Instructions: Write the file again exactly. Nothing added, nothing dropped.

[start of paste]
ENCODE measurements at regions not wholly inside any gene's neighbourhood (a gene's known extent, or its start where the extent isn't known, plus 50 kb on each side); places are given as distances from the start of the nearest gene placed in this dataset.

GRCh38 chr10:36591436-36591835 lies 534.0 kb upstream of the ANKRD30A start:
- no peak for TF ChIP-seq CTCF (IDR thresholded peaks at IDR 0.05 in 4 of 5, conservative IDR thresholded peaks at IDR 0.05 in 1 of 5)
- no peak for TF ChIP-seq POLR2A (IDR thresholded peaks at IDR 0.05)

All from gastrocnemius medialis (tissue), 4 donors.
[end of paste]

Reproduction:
ENCODE measurements at regions not wholly inside any gene's neighbourhood (a gene's known extent, or its start where the extent isn't known, plus 50 kb on each side); places are given as distances from the start of the nearest gene placed in this dataset.

GRCh38 chr10:36591436-36591835 lies 534.0 kb upstream of the ANKRD30A start:
- no peak for TF ChIP-seq CTCF (IDR thresholded peaks at IDR 0.05 in 4 of 5, conservative IDR thresholded peaks at IDR 0.05 in 1 of 5)
- no peak for TF ChIP-seq POLR2A (IDR thresholded peaks at IDR 0.05)

All from gastrocnemius medialis (tissue), 4 donors.